Map Of Places Covid-19 Cases Visited Out From 1 Oct, Will Help Guide Movements

Those Who’ve Been To Hotspots Advised To Monitor Their Health

Most Singaporeans might remember when the Ministry of Health (MOH) used to publish daily lists of places visited by Covid-19 cases.

This practice was stopped in Jun, as Singapore was said to be moving into a new phase of battling the pandemic.

However, some may be glad that a map of areas frequented by infected people will be released from 1 Oct.

This is meant to guide people as we’re out and about.

Daily cases set to hit 3,200 in next 2 weeks

In a press release on Friday (24 Sep), MOH noted the exponential rise in daily cases since the end of Aug.

If the current trajectory continues, Singapore can expect to hit 3,200 cases and beyond per day within the next 2 weeks, the ministry added.

That also means more infected people will be walking around.

Map of hotspots to be on MOH website

Many have found the previously published list of places visited by cases useful, saying it allows them to be more cautious when visiting those locations.

A comment on The Straits Times’ Facebook page on 30 Jun

Perhaps in response to this demand, a map of areas that have been frequented recently by a larger number of Covid-19 cases will be released on MOH’s website.

From 1 Oct, Singaporeans may consult the map to guide them on their movements and activities in public.

Monitor health, test yourself if you’ve visited hotspots

People who’ve been to these hotspots at the same time as the confirmed cases should monitor their health.

MOH also advised them to test themselves using Antigen Rapid Test (ART) kits, and do so regularly within the 10 days since their visit.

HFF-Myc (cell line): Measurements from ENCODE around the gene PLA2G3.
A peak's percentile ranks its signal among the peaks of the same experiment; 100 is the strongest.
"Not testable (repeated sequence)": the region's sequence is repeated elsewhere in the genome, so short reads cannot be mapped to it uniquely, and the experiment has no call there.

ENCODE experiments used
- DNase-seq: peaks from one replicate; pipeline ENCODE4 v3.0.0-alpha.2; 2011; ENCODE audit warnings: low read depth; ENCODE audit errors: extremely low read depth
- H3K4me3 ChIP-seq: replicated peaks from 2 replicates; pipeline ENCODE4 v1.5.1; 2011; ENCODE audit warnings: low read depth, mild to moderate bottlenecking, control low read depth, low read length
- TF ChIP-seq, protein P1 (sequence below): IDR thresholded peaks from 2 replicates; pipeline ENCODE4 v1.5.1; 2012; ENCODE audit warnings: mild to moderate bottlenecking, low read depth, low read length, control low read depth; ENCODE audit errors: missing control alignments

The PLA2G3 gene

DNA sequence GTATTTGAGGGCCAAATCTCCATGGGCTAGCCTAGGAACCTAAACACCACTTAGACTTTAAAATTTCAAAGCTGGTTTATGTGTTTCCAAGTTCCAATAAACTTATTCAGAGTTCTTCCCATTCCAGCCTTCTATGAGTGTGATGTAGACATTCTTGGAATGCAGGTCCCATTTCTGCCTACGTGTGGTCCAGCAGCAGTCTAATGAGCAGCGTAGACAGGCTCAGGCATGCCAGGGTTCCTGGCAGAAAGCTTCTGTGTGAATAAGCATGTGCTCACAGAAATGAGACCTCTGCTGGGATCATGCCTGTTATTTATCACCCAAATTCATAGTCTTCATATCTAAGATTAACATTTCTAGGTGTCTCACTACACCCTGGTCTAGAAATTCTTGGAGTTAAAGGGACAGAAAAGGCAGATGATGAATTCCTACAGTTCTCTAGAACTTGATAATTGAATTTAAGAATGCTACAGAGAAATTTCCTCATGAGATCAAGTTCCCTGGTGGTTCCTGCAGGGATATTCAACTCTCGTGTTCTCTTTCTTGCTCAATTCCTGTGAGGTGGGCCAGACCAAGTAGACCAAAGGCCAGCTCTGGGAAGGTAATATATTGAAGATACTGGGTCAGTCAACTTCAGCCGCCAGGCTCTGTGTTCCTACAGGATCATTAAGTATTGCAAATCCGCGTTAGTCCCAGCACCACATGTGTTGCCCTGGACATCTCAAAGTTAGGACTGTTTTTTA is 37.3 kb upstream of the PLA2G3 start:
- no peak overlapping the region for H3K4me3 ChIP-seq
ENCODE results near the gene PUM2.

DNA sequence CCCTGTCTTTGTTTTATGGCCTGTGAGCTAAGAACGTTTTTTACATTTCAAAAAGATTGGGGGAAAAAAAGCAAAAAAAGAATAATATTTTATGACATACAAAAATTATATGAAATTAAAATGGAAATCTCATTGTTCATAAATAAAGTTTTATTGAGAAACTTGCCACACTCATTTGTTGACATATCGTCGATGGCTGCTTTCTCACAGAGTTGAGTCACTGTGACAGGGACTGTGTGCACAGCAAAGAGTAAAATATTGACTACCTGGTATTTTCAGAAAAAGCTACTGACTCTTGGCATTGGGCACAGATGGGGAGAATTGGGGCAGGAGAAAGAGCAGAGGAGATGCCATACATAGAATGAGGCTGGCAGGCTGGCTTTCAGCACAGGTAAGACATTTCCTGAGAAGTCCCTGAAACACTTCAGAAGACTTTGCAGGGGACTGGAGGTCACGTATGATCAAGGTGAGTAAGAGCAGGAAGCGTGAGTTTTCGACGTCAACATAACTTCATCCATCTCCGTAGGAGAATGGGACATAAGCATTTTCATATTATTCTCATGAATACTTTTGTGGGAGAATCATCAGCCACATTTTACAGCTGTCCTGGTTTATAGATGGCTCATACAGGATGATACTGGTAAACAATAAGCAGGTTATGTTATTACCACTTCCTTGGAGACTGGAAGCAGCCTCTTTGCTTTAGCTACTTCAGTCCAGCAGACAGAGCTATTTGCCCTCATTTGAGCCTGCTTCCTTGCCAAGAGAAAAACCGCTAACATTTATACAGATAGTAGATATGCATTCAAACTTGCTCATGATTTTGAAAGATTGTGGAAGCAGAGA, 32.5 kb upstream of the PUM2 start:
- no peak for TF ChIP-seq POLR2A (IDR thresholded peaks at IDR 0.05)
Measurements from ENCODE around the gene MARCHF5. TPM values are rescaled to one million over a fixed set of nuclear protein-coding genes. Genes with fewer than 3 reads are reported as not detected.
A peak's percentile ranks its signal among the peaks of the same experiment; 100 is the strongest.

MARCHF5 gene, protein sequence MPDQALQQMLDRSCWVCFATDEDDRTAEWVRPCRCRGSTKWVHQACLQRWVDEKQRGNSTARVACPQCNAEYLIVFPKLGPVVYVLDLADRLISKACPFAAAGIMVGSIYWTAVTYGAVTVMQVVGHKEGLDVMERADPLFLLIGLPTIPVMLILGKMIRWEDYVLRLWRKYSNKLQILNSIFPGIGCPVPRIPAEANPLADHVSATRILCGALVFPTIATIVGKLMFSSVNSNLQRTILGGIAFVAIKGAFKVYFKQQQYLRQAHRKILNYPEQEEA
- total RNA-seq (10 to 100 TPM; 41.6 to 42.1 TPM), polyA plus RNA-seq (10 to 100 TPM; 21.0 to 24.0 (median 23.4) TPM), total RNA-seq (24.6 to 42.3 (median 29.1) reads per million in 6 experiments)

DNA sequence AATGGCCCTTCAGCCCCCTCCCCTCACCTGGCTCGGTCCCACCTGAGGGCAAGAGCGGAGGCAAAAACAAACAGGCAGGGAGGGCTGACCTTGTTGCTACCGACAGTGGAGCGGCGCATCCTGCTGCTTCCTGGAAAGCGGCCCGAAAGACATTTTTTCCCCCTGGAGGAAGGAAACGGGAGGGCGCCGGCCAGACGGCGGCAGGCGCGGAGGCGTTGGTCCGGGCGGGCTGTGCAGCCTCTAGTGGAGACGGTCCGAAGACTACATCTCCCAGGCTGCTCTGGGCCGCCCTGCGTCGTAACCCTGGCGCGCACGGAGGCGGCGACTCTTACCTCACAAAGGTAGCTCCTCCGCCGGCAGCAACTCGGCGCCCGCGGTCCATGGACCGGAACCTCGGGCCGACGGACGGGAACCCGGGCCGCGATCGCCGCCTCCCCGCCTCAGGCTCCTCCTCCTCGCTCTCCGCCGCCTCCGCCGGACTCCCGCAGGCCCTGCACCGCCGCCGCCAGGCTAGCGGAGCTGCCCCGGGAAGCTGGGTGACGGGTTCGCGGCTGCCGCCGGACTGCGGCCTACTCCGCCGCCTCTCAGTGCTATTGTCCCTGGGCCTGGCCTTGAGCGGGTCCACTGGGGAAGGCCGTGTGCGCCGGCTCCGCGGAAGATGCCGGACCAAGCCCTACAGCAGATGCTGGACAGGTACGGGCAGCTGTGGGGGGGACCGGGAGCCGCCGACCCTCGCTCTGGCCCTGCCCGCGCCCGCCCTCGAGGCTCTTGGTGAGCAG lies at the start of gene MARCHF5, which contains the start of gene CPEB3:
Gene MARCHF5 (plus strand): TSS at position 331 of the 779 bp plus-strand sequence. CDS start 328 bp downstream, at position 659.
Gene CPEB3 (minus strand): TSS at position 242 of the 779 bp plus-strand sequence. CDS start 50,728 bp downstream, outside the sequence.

Additionally, they’re encouraged to minimise unnecessary interaction with others.

Close contacts & those exposed will be informed

However, if you’re a confirmed close contact of a case, you won’t need to check the map.

That’s because MOH would inform you of this.

If you’re not a close contact, but have been recently exposed to an area with increased spread, you’ll get a Health Risk Warning or Health Risk Alert.

MOH will make use of SafeEntry and TraceTogether data to get this information.

Regular self-testing encouraged

To detect cases early, MOH has encouraged the public to test themselves regularly, even if they’ve not visited any hotspots or received alerts.

This is also true if they’re unable to work from home or must attend school.

For example, they can use the free self-test kits distributed across Singapore before they visit crowded places like wet markets and hawker centres.

Before visiting vulnerable individuals like the elderly or children, it’s also advisable to take a self-test.

When we do this, we can self-isolate if we test positive, and protect those around us.

Knowing whether we’ve been exposed

Some may prefer to know where the hotspots are, but others may think it causes unnecessary panic.

However, more and more places will be visited by infected people, so retrospectively knowing where the hotspots are may at least alert us if we’ve been exposed so we can self-test.

We wish we could know where the infected people are in real-time, though that’s probably not possible.

Till then, do exercise caution in this difficult period and let’s hope to weather this latest storm together.

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